Spotify accuses Apple of scare tactics over new EU competition rules

Spotify Accuses Apple Of Scare Tactics Over New Eu Competition Rules
Spotify has accused Apple of not complying with the EU’s Digital Markets Act. Photo: PA
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By Martyn Landi, PA Technology Correspondent

Spotify has accused Apple of trying to “scare everybody about privacy and security” over its complaints about complying with new EU competition laws.

The music streaming platform’s global director of competition policy said Apple’s warnings about having to make the iPhone less secure in order to comply with the Digital Markets Act (DMA) equated to the saying “the only way to have privacy and security is to allow a monopolist to continue to abuse monopoly power”.


Avery Gardiner also claimed Apple’s new system does not comply with the DMA as it requires developers to sign up to new business terms and pay new developer fees in order to use alternative app stores and payment systems.

The DMA, which comes fully into force later this month, requires the biggest tech platforms to give consumers more choice, and in Apple’s case means allowing users to download apps onto their device from outside the App Store for the first time, as well as allowing alternative payment methods in the store.

An Apple iPhone screen
Avery Gardiner claimed Apple’s new system does not comply with the DMA (PA)


On Friday, Apple published details on how it plans to do this, and new security features it was putting in place to prevent malicious apps from reaching iPhone handsets as the platform opened up, but warned it could not eliminate the risk entirely under this new system for EU users.

But Ms Gardiner, Spotify’s competition policy lead, said the notion that security and privacy could only come from Apple’s own App Store was “just not true”.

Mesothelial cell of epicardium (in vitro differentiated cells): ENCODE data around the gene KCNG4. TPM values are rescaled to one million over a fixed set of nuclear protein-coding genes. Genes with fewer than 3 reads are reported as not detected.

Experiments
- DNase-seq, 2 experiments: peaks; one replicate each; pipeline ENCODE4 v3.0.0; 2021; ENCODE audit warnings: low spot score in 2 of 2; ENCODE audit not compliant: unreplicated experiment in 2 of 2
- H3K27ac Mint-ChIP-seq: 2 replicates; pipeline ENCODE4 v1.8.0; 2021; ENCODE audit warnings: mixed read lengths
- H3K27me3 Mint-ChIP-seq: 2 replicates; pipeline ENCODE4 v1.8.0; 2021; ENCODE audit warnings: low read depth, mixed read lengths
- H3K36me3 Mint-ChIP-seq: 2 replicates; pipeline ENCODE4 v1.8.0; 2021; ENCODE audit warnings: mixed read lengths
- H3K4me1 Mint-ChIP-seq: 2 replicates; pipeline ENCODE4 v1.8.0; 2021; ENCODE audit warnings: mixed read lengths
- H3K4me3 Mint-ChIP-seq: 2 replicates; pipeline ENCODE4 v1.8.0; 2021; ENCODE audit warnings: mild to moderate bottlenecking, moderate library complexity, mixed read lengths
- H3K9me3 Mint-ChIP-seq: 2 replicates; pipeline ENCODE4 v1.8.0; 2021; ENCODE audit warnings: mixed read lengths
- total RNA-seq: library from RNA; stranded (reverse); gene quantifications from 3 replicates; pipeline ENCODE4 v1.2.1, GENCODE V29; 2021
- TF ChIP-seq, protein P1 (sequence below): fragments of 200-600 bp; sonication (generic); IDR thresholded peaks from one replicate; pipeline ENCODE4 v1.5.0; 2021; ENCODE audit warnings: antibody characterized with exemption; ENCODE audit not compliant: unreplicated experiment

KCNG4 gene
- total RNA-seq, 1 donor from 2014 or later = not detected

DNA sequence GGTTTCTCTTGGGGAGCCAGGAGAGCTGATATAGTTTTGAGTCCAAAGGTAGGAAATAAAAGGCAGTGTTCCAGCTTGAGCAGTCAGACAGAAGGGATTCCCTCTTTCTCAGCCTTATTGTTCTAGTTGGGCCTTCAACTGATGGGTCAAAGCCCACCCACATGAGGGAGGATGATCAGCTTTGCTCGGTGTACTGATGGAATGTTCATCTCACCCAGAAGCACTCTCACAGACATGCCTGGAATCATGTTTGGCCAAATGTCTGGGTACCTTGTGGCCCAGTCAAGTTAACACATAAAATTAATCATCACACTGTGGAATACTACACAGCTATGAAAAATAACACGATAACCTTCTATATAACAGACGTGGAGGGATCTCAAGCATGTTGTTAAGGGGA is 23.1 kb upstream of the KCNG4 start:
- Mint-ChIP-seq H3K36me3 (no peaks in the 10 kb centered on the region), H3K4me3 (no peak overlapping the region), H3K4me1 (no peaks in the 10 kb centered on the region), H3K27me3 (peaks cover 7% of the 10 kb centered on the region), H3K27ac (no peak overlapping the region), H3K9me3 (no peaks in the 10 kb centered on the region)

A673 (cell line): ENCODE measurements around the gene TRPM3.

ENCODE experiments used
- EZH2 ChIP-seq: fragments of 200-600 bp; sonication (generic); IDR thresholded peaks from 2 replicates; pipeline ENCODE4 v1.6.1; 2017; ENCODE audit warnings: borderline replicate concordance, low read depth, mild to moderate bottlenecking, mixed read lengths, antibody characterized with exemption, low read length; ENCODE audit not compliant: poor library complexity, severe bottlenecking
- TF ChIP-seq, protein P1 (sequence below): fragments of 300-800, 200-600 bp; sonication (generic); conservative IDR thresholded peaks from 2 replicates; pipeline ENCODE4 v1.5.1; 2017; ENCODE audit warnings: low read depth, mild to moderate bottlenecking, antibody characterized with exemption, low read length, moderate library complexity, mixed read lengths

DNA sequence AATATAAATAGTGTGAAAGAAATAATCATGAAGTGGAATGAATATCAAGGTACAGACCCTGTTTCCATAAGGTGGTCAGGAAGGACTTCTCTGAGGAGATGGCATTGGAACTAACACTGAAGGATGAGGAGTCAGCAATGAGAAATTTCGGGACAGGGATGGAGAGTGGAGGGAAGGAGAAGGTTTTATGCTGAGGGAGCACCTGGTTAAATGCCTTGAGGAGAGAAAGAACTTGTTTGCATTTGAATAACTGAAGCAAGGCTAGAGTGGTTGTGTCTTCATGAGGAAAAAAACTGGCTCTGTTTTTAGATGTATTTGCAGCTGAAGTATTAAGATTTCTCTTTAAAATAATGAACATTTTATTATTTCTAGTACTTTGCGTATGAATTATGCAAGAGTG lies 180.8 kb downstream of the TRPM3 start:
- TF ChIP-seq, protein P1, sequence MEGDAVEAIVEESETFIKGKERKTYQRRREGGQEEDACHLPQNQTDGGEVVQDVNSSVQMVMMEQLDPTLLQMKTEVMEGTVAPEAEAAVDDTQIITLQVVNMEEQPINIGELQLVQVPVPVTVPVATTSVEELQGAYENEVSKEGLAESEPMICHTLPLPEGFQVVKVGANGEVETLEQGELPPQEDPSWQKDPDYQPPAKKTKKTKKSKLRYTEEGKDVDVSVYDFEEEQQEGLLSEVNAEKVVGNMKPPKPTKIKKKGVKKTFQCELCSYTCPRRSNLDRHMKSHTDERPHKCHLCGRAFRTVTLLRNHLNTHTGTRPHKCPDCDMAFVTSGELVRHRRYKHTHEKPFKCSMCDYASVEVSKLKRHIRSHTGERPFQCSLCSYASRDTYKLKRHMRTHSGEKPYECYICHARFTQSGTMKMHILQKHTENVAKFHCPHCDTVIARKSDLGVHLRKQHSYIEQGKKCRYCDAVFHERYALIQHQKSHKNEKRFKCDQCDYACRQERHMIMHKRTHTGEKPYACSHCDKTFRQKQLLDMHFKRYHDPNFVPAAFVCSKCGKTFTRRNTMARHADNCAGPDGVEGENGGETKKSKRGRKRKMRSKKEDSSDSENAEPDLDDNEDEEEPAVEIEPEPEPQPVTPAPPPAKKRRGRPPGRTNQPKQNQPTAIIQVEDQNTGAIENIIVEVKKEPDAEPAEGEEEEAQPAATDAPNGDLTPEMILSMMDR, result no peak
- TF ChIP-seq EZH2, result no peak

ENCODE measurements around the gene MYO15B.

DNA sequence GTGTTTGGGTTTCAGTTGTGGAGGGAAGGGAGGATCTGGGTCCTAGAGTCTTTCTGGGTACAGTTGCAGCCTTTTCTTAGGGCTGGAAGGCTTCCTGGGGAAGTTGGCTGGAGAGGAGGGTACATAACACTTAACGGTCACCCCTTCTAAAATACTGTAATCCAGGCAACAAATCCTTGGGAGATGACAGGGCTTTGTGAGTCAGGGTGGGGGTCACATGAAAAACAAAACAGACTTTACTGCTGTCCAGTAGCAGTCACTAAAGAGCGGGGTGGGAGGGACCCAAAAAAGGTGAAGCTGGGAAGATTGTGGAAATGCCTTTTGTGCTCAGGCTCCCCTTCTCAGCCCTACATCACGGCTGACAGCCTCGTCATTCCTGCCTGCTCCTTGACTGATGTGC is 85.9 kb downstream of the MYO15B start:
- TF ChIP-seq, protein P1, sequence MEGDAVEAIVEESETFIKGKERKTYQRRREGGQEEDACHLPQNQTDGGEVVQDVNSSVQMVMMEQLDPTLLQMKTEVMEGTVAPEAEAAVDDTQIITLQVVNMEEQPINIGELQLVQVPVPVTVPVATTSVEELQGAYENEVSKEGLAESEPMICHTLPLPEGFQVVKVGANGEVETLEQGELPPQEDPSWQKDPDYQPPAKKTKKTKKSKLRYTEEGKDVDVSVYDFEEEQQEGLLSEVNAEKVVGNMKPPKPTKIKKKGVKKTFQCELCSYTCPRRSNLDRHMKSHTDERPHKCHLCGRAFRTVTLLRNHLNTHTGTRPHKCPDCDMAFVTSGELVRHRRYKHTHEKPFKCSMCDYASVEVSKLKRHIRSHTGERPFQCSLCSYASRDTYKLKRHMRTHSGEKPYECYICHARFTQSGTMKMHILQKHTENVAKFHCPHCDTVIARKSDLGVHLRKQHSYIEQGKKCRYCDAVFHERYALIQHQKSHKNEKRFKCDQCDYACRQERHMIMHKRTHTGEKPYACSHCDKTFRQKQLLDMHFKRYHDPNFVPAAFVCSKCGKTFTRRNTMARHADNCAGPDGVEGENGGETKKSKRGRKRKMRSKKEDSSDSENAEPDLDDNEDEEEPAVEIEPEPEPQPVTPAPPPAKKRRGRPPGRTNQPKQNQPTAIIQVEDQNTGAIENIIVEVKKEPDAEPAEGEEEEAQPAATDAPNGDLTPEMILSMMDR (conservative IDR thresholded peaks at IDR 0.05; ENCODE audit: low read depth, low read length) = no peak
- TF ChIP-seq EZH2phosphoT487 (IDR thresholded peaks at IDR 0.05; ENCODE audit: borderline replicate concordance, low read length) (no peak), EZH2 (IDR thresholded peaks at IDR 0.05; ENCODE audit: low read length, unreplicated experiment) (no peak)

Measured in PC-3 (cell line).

“If Apple were the only way to keep things private and secure, why haven’t Android users left Android in droves for Apple over concerns about privacy and security? They haven’t,” she told the PA news agency.

“This has been their tactic globally – scare everybody about privacy and security.


“Tell them that the only way to have privacy and security is to allow a monopolist to continue to abuse monopoly power. I understand why they’re doing it, but it’s not truthful.”

Ms Gardiner also criticised the iPhone maker over its proposed new business terms for developers as part of its DMA changes, which developers can opt not to sign up to, but would be unable to use the alternate app stores or payment method tools as a result.

According to Apple’s own documents, although the new terms will see developers pay a reduced commission of either 10 or 17 per cent – down from between 15 and 30 per cent – there will be an additional 3 per cent “payment processing fee” to use Apple’s payment system.

A new “core technology fee” will also be in place which will charge developers €0.50 for each new user per year over the one million user threshold.



The tech giant says with the choice of existing or new business terms, 99 per cent of EU developers would reduce or maintain the fees they owe Apple, and less than 1 per cent would pay the core technology fee.


But Ms Gardiner said Apple’s approach did not comply with the DMA, and suggested the European Commission could launch a new investigation into the tech giant under the new rules.

“Apple has announced a set of proposed rules that do not comply with the DMA,” she said.

“At the most basic level, the idea that you have to opt in to an onerous new fee structure in order to avail yourselves of the rights granted to you by the European Parliament is bizarre.

“The DMA is really clear: App stores have to let developers communicate offers free of charge. Those are the words. It doesn’t say ‘as long as you opt into an onerous new fee structure that would impose a massive tax on you’.

“It is on its face, not compliant with the DMA, and the commission is going to need to open an investigation unless Apple changes its tune.”

She added that the fees were a “very clever design” to “evade the entire purpose of the DMA” by incentivising developers to not sign up to the new system which would enable alternative app store use.

“And that means that alternative app stores will never achieve the scale that they would need to be commercially viable, because most of the large free apps would face an impossible financial penalty if they opted in,” she said.

“So that means that those alternative app stores will never reach scale, and never impose the competitive pressure on the (Apple) App Store that the DMA is designed to facilitate, so it’s a clever way to frustrate the very purpose of the DMA, and I think the commission is going to see it for what it is.”

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